Unlike the rest of the countries, it has chosen not to take shock measures and leaves freedom for people to take to the streets without precaution
Boris Johnson made a risky bet and his political future – and most importantly, the lives of many residents of Great Britain – is at stake with the decision not to take drastic action against pandemic and focus its strategy on smoothing the curve of the coronavirus so that the peak of infections occurs within a couple of months, when public health could be more prepared to face the shock.
The plan, according to specialists, responds to the resignation that the government is not going to be able to do anything to stop the coronavirus, that a very considerable number of deaths (even tens of thousands) is inevitable, and that therefore it is better to try to protect the economy from those who survive.
From a medical point of view, the theory is that the more people contaminated now, the greater a percentage of the country will develop immunity to a potential second wave of the epidemic in the coming fall or winter.
This strategy, which responds to the traditional English phlegmatic spirit (keep calm), has received harsh criticism from the scientific community and a sector of the press. On the one hand, because it means putting the most vulnerable elements of society, the elderly and those with chronic diseases in extreme danger.
On the other hand, radical containment measures taken in other countries have paid off, and there is no evidence to support the theory that those who are now contagious will become immune, and that there will be a second attack of the virus.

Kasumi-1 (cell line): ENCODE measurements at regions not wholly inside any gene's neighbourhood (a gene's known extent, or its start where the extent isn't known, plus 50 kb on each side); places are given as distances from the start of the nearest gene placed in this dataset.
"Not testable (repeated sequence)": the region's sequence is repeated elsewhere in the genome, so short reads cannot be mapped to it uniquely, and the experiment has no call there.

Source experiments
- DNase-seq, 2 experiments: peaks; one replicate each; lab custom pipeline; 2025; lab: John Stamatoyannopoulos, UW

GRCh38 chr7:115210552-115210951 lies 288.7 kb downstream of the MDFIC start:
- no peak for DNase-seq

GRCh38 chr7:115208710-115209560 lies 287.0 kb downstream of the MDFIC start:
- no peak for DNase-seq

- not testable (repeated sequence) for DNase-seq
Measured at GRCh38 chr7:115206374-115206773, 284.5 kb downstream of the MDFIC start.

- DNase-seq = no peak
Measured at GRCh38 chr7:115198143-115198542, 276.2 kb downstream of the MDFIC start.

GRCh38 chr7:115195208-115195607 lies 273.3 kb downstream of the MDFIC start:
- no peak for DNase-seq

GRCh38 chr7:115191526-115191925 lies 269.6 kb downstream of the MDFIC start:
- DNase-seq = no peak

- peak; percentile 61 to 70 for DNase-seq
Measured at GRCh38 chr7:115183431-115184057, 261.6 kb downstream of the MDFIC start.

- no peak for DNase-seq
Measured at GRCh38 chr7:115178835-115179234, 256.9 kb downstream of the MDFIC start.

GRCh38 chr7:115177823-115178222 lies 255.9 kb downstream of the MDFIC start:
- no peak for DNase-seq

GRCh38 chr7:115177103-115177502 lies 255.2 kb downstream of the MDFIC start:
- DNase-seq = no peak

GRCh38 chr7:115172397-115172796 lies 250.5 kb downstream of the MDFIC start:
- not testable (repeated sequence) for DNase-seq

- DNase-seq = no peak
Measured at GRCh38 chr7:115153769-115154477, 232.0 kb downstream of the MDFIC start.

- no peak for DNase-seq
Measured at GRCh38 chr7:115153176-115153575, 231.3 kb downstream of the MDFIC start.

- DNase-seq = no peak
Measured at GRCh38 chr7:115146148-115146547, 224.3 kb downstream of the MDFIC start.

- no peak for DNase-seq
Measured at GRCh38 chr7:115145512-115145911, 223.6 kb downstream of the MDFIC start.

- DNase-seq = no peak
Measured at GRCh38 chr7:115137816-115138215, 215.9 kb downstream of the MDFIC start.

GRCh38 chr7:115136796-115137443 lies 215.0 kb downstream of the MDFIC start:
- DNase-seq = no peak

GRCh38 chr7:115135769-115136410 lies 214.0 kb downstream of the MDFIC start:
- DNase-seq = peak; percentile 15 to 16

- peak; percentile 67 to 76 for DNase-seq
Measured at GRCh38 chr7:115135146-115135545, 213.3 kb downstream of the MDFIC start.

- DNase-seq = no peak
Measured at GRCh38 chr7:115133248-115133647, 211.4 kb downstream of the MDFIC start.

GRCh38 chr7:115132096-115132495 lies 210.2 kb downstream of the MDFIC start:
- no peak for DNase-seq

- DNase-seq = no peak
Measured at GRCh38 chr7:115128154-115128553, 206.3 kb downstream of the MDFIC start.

Furthermore, in economic terms, it is virtually impossible for the United Kingdom to mitigate the looming financial blow, in a globalized world and with its total dependence on the City and the service sector.
“The first epidemiological rule,” says Professor Roy Anderson of Imperial College London, “is that the sooner the intervention, the better. On the other side of the scale is the impact economic, governments cannot simultaneously minimize the death rate and the blow to the economy, they have to choose. “Boris Johnson has chosen, and has told his compatriots that” many of us are going to lose in the coming weeks and months to our loved ones. “And he’s been so hot.”
Richard Horton, editor of the scientific journal The Lancet, has urged Johnson to adopt the type of isolation measures implemented in China, Korea, Italy or Spain, and has accused him of being playing russian roulette with the health and life of the people. Martin Hibberd, from the School of Hygiene and Tropical Medicine, has called the government’s action “late and insufficient.” Others say it is “pathetic”.
Events, however, are a step or two ahead of the Prime Minister. Thursday night he announced that they were going to play soccer games normally because an ill person “only” contaminates two or three other people on average in a stadium, and that it is more important to maintain normality as long as possible.
On Friday morning, after announcing the positive from Arsenal coach Mikel Arteta and a Chelsea player, the Premier League suspended the matches and left the rest of the season on the air.
Many doctors (and politicians from other parties) demand that Johnson close schools, ban mass meetings, stimulate teleworking, close borders as India or Israel have done, or suspend flights from the most affected countries, such as the United States.
But instead, the British government’s response to the increase in the crisis has been to stop testing the coronavirus everyone except those who register the most severe symptoms of the disease, and that the rest – although they may be contaminated, have a fever and a cough persists – just stay voluntarily at home for a week.
The Boris Johnson government prioritizes economy and normality and relies on the advice of their medical advisers. He likes to do things his way. When the World Health Organization criticizes countries that “are not taking urgent and aggressive action” against the pandemic, the United Kingdom is one of them.
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